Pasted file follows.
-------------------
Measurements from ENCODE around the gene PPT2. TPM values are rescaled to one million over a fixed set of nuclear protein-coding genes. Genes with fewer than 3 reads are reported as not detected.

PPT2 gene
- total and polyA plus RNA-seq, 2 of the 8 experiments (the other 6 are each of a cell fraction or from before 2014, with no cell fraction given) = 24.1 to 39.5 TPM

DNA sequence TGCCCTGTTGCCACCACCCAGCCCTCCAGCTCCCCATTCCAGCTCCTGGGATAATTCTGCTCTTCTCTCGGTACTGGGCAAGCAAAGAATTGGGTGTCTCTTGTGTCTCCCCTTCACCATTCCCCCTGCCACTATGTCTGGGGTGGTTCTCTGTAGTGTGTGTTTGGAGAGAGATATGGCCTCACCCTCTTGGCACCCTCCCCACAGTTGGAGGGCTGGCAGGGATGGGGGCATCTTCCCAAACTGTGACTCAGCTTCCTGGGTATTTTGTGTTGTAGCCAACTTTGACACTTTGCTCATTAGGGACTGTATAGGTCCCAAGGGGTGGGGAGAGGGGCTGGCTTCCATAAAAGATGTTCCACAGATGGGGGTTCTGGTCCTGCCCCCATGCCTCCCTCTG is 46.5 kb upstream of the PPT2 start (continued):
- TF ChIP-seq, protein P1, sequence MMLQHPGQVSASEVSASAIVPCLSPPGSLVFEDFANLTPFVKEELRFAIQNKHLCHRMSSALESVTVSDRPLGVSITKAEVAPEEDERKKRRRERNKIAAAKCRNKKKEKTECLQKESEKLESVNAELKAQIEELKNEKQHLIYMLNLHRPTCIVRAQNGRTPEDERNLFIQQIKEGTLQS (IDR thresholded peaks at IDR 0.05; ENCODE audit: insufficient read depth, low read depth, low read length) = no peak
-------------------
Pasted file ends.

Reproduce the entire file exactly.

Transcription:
Measurements from ENCODE around the gene PPT2. TPM values are rescaled to one million over a fixed set of nuclear protein-coding genes. Genes with fewer than 3 reads are reported as not detected.

PPT2 gene
- total and polyA plus RNA-seq, 2 of the 8 experiments (the other 6 are each of a cell fraction or from before 2014, with no cell fraction given) = 24.1 to 39.5 TPM

DNA sequence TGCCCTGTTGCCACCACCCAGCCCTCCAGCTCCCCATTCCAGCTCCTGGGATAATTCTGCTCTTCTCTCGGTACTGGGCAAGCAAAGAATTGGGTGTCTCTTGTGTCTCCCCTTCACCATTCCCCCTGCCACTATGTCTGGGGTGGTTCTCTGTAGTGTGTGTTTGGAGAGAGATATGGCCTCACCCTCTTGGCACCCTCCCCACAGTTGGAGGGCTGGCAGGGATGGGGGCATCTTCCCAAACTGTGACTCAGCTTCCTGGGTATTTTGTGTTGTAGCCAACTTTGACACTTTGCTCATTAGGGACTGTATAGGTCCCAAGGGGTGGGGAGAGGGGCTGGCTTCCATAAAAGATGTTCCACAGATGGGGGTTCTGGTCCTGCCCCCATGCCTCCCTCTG is 46.5 kb upstream of the PPT2 start (continued):
- TF ChIP-seq, protein P1, sequence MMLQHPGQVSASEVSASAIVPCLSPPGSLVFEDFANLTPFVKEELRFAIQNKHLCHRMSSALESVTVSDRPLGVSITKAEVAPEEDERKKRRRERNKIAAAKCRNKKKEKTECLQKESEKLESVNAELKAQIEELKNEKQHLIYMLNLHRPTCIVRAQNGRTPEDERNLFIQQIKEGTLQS (IDR thresholded peaks at IDR 0.05; ENCODE audit: insufficient read depth, low read depth, low read length) = no peak